Turning now to the drawings, and first to FIGS. 1 and 2, a stripping machine according to the present invention is shown generally comprising a base or body 10 mounted on a plurality of wheels 11-12, and which includes a driver's seat 13, power source 14, hydraulic pump 15, control console 16 and steering wheel 17. More particularly, the stripping machine comprises a pair of cutter head assemblies 20 and 21 suitably mounted on a support arm 24 to allow these assemblies 20-21 to pivot aout pivots 25 in a backward and forward direction, and mounted on a pair of control arms 26-27 to allow the cutter head assemblies 20-21 to tilt from side to side as seen in FIG. 2 and to be raised up and down under control of a hydraulic cylinder 29. The hydraulic cylinder also is used to supply downward pressure to the cutter assemblies 20-21.

The drive system for the cutter head assemblies 20-21 is only diagrammatically illustrated in FIGS. 1-2, but is shown in greater detail in FIGS. 9-10. In an exemplary embodiment, a hydraulic motor 34 is provided which is connected through a "tee" gear box 35 to a pair of right angle gear boxes 36-37 and to respective drive shafts 38-39 which rotate the cutter head assemblies 20-21. The power source 14 in a typical stripping machine as seen in FIGS. 1-2 may comprise a thirty horsepower engine for driving the hydraulic pump. Smaller and larger machines can be built using smaller or larger power sources. For example, a portable hand controlled stripping machine can use a relatively small gasoline engine or electric motor for driving the hydraulic pump.

Turning now to a more detailed description of the cutter head assemblies, both of the assemblies 20 and 21 are identical, and only the cutter head assembly 21 is shown in detail in FIGS. 3 and 5. The cutter head assembly 21 comprises a cutter head 44 having a plurality of peripheral faces or facets, such as eight, 45 through 52. Cutter bars 56-63 are pivotally mounted on the respective faces 45-52 by means of pivot bolts 66-73. The cutter bars 56-63 have affixed thereto respective tool holders 76-83 which carry respective cutter tools 86 through 93, and the cutter tools preferably each include a carbide insert, with carbide insert 94 being seen in detail in FIG. 5b.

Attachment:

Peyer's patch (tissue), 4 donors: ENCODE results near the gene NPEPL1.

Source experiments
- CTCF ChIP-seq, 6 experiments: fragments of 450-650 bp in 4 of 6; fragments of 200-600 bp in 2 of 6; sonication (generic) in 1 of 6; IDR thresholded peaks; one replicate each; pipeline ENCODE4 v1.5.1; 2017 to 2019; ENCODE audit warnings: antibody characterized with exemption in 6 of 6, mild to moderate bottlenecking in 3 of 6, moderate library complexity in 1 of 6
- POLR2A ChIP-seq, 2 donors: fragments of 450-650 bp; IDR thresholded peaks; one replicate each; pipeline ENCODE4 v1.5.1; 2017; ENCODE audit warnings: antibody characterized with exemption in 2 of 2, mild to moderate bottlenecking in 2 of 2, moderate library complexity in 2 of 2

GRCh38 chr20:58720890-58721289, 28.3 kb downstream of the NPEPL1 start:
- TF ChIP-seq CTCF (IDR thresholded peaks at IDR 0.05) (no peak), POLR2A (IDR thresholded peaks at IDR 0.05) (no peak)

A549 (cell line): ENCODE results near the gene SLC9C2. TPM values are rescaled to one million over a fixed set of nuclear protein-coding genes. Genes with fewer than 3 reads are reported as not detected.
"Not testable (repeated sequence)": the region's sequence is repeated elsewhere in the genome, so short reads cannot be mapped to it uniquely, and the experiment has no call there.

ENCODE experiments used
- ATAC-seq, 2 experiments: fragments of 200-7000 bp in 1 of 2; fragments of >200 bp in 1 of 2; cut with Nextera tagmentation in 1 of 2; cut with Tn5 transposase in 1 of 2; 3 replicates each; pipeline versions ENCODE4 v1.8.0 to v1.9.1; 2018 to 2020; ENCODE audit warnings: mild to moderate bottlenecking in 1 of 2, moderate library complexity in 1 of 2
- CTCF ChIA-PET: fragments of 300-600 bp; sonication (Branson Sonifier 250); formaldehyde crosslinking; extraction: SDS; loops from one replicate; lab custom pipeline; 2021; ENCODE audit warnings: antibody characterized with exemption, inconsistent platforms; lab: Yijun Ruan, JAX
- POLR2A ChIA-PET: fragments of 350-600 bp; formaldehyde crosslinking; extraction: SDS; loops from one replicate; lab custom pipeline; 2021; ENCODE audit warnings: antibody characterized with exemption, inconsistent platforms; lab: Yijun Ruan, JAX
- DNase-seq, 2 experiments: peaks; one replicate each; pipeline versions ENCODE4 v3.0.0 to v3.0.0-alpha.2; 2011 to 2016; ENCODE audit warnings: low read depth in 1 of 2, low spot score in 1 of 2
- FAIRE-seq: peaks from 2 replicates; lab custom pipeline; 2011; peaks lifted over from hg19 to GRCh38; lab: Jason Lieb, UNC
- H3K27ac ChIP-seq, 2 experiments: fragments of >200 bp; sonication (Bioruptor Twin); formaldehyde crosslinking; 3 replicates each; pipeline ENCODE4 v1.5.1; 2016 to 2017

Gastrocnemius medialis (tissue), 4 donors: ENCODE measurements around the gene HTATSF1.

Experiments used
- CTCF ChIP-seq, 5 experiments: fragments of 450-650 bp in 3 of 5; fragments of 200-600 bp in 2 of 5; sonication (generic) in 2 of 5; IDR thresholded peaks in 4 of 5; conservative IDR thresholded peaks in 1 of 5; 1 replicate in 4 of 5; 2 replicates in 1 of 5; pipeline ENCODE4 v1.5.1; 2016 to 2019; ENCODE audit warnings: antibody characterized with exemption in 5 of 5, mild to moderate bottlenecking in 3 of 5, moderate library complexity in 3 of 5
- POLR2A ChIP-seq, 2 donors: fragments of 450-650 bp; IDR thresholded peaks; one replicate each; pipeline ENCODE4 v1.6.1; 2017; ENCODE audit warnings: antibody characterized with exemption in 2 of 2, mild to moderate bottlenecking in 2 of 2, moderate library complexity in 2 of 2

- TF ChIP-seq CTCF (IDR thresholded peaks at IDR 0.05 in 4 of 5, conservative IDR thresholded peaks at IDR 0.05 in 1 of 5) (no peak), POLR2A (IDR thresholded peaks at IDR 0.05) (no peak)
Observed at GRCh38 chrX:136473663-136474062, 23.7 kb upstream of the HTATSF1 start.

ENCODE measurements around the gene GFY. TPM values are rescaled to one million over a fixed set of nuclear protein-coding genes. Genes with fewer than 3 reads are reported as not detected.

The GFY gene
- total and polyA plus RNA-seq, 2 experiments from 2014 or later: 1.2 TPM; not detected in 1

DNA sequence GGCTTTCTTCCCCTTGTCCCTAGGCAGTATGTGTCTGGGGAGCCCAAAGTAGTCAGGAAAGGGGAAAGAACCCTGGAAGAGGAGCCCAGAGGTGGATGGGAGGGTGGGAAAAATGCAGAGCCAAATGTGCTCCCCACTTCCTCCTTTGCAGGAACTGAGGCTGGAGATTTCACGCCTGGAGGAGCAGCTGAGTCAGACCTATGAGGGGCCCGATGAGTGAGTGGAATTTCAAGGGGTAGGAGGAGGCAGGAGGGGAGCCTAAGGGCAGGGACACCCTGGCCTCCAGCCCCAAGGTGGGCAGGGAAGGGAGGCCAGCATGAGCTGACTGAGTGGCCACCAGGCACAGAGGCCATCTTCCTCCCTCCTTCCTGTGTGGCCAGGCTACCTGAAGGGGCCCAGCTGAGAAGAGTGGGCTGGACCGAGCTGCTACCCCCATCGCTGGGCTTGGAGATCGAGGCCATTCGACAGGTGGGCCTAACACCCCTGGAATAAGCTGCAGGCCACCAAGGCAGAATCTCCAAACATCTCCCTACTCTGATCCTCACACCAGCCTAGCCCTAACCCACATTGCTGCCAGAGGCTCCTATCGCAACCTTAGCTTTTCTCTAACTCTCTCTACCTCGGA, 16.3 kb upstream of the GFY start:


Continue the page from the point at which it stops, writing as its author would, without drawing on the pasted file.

Each of the cutter bars 56-63 is spring biased in a downward direction by means of a suitable spring assembly, one of which is shown in detail in FIG. 5a. This spring assembly comprises a cutter bar pin 100 disposed in an opening toward the trailing end of the cutter bar 59, and the inner end of the pin 100 extends into a slot 101 which opens out to the face 48. A spring 102 is disposed in the slot 101 and is retained in place by a spring plate 109 (note the spring plates 106-108 and 110-113 in FIG. 3 as well as the plate 109 in FIG. 5). These spring plates are retained on the screws (note screws 110a and 110b in FIG. 3), and these screws can be tightened or loosened to provide a tension adjustment for the cutter bars.

Each of the cutter tools is retained in the tool holder by a suitable set screw (note, for example, set screws 116 and 117 in the tool holders 79-80 in FIG. 3). A cover 95 (see FIG. 5a) can be provided at the top of each tool holder to help retain the cutter tool if desired. The cutter tools are readily removable for replacement as needed.

The structure of the cutter head assemblies allows the cutter bars 56-63 topivot up and down about the pivot bolts 66-73 under spring pressure so as to allow the cutter tools to "float" and follow the uneven contour of a concrete surface. The articulated support arm 24 and control arms 26-27 allow the cutter tool assemblies 20-21 to follow gross or major unevennesses of the concrete surface, and the pivoted cutter bars allow the cutter tools to follow the small or minor unevennesses in the concrete surface.

FIG. 4 shows the counter or opposite rotation pattern of the cutter head assemblies 20-21, and they rotate preferably in the directions indicated by arrows 120-121 which facilitates throwing the cuttings and debris out of the way as the machine of FIGS. 1-2 moves forward in the direction indicated by the arrow 122 in FIG. 4. The spacing of the drive shafts 38 and 39 of the cutter head assemblies 20 and 21, as indicated by the space "b" in FIG. 4 is chosen to allow the cutter tools to slightly overlap (such as one half inch) as the cutter head assemblies 20 and 21 rotate, but is sufficiently long to prevent the tool holders and cutter bars from touching or hitting each other. This overlap of the cutting patterns is made possible by the use of the multiple faces, preferably eight, 45-52, and this arrangement allows two cutter head assemblies 20-21 to be used on the machine, whereas three such assemblies would be required to get overlapping cuts if no such overlapping pattern wre provided. It will be noted that the tool holders 76-83 are mounted at a slight angle (note 97 in FIG. 30) with the cutting edge on a radial line so as to provide an appropriate circular cut.